The poet, Georg Christian Lehms, studied at the University of Leipzig and afterwards went to the ducal court of Saxe-Weißenfels before he was appointed poet and librarian at the Darmstadt court. In this position he wrote a great number of cantata texts which were composed by two of his Leipzig fellows, Christoph Graupner and Gottfried Grünewald (1675-1739), who were then active as Kapellmeister and vice- Kapellmeister at the Darmstadt court. In Weißenfels Lehms would have met the new cantata ideas developed by Erdmann Neumeister and Johann Philipp Krieger (1649-1725).
Almost certainly J.S. Bach possessed a copy of Georg Christian Lehms's cycle of cantata texts printed in 1711, since he drew on it at various times. In Weimar in 1714, or even earlier, he composed Mein Herze schwimmt im Blut BWV 199 and Widerstehe doch der Sünde BWV 54, and most of the cantatas written at, and immediately after, Christmas 1725 are on texts by Lehms: BWV 110, BWV 57, and BWV 151 for Christmas; BWV 16, BWV 32, and BWV 13 in January 1726. J.S. Bach's two remaining Lehms cantatas are solo alto works, BWV 35 and BWV 170, written during the following summer.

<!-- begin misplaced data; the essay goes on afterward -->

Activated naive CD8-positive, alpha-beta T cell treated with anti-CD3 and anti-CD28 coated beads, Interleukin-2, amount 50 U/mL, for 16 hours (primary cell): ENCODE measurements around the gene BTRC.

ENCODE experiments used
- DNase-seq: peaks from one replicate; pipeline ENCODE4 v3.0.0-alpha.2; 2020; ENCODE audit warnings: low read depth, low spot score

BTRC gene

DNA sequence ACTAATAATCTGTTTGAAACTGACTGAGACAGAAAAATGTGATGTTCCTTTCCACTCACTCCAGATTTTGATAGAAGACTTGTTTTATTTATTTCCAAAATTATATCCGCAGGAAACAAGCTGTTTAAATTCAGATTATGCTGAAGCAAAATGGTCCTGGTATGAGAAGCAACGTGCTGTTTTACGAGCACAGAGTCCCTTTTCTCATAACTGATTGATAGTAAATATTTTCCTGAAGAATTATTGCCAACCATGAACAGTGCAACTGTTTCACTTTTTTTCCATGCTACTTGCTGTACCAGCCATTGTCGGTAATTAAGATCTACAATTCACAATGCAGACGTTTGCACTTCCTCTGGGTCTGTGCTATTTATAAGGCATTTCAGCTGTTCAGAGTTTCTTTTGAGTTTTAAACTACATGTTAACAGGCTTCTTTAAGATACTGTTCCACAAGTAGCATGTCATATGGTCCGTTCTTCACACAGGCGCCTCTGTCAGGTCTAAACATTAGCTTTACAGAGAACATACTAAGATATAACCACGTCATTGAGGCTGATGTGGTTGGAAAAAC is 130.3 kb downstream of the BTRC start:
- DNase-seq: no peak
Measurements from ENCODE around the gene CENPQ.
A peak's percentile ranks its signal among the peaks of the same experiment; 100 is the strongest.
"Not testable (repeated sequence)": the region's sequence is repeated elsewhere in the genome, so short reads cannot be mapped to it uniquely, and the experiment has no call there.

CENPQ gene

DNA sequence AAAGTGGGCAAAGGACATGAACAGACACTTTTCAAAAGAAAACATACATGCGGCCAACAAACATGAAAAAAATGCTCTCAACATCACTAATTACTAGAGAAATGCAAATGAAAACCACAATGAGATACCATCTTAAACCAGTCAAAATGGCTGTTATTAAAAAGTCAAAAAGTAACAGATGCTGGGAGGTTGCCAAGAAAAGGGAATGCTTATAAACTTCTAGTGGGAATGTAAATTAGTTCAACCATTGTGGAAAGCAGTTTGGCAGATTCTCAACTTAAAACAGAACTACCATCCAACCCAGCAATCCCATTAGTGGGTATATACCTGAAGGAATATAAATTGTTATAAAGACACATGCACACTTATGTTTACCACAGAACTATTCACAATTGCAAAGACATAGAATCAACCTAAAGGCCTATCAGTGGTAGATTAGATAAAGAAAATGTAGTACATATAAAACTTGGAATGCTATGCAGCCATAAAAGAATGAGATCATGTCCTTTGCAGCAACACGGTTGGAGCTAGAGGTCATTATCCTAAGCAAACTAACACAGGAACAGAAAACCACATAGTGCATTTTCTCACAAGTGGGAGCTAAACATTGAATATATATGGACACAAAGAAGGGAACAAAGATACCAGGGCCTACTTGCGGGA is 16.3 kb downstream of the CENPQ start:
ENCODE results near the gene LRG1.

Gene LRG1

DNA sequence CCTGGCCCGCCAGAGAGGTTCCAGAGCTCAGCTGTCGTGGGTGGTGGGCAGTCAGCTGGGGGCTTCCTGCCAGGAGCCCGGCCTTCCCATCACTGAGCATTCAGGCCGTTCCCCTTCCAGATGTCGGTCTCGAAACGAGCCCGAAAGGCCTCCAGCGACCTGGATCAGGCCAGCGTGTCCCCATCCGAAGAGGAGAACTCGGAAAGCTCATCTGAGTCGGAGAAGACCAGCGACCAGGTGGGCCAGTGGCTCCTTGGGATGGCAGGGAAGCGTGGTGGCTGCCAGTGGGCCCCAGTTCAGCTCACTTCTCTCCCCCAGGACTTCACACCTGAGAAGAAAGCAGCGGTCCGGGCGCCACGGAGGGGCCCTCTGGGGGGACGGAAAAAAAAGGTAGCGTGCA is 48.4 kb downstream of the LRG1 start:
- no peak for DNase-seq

Some of J.S. Bach's cantatas to texts by Georg Christian Lehms are solo or dialogue works. This results from the fact that Lehms had published larger texts for morning services and more intimate ones for afternoon services; among J.S. Bach's settings only BWV 110 stems from the first part, all the others belonging to the second. Their intimate character is thus reflected occasionally in the vocal scoring.